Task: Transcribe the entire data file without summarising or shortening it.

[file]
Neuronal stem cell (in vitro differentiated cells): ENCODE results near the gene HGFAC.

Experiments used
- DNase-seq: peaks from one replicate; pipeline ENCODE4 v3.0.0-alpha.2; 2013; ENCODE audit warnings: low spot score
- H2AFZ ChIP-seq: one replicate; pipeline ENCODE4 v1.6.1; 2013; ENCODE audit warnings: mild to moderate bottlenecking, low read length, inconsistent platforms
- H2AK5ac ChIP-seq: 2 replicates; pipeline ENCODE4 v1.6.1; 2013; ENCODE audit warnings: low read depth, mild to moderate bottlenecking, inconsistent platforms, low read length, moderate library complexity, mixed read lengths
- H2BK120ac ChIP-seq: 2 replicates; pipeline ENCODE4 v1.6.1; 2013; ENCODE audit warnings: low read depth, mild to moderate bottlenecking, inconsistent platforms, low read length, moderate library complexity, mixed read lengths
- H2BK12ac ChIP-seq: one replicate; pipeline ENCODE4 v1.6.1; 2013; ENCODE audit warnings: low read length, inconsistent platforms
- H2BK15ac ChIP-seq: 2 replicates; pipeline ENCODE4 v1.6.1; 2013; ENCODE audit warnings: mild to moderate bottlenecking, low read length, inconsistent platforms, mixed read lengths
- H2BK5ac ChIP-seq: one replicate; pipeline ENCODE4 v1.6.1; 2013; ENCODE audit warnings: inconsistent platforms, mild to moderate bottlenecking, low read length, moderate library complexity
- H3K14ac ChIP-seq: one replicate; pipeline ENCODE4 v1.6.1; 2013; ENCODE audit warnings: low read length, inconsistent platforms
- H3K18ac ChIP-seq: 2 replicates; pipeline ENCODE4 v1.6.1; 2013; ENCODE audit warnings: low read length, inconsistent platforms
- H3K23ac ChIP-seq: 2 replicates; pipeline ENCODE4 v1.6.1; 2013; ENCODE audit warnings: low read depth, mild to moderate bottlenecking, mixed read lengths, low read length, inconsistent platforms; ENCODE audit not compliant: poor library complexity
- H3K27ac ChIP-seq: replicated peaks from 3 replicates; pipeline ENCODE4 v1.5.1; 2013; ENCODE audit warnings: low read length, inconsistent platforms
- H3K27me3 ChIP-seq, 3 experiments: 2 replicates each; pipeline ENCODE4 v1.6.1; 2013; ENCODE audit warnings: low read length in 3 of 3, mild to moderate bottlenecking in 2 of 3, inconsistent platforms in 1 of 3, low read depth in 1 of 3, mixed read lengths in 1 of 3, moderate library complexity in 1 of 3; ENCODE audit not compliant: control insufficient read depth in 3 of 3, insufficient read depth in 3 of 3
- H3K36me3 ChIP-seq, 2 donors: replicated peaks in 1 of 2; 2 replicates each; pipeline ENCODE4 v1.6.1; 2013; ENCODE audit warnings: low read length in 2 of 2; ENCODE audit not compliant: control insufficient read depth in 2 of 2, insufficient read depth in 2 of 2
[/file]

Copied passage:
Neuronal stem cell (in vitro differentiated cells): ENCODE results near the gene HGFAC.

Experiments used
- DNase-seq: peaks from one replicate; pipeline ENCODE4 v3.0.0-alpha.2; 2013; ENCODE audit warnings: low spot score
- H2AFZ ChIP-seq: one replicate; pipeline ENCODE4 v1.6.1; 2013; ENCODE audit warnings: mild to moderate bottlenecking, low read length, inconsistent platforms
- H2AK5ac ChIP-seq: 2 replicates; pipeline ENCODE4 v1.6.1; 2013; ENCODE audit warnings: low read depth, mild to moderate bottlenecking, inconsistent platforms, low read length, moderate library complexity, mixed read lengths
- H2BK120ac ChIP-seq: 2 replicates; pipeline ENCODE4 v1.6.1; 2013; ENCODE audit warnings: low read depth, mild to moderate bottlenecking, inconsistent platforms, low read length, moderate library complexity, mixed read lengths
- H2BK12ac ChIP-seq: one replicate; pipeline ENCODE4 v1.6.1; 2013; ENCODE audit warnings: low read length, inconsistent platforms
- H2BK15ac ChIP-seq: 2 replicates; pipeline ENCODE4 v1.6.1; 2013; ENCODE audit warnings: mild to moderate bottlenecking, low read length, inconsistent platforms, mixed read lengths
- H2BK5ac ChIP-seq: one replicate; pipeline ENCODE4 v1.6.1; 2013; ENCODE audit warnings: inconsistent platforms, mild to moderate bottlenecking, low read length, moderate library complexity
- H3K14ac ChIP-seq: one replicate; pipeline ENCODE4 v1.6.1; 2013; ENCODE audit warnings: low read length, inconsistent platforms
- H3K18ac ChIP-seq: 2 replicates; pipeline ENCODE4 v1.6.1; 2013; ENCODE audit warnings: low read length, inconsistent platforms
- H3K23ac ChIP-seq: 2 replicates; pipeline ENCODE4 v1.6.1; 2013; ENCODE audit warnings: low read depth, mild to moderate bottlenecking, mixed read lengths, low read length, inconsistent platforms; ENCODE audit not compliant: poor library complexity
- H3K27ac ChIP-seq: replicated peaks from 3 replicates; pipeline ENCODE4 v1.5.1; 2013; ENCODE audit warnings: low read length, inconsistent platforms
- H3K27me3 ChIP-seq, 3 experiments: 2 replicates each; pipeline ENCODE4 v1.6.1; 2013; ENCODE audit warnings: low read length in 3 of 3, mild to moderate bottlenecking in 2 of 3, inconsistent platforms in 1 of 3, low read depth in 1 of 3, mixed read lengths in 1 of 3, moderate library complexity in 1 of 3; ENCODE audit not compliant: control insufficient read depth in 3 of 3, insufficient read depth in 3 of 3
- H3K36me3 ChIP-seq, 2 donors: replicated peaks in 1 of 2; 2 replicates each; pipeline ENCODE4 v1.6.1; 2013; ENCODE audit warnings: low read length in 2 of 2; ENCODE audit not compliant: control insufficient read depth in 2 of 2, insufficient read depth in 2 of 2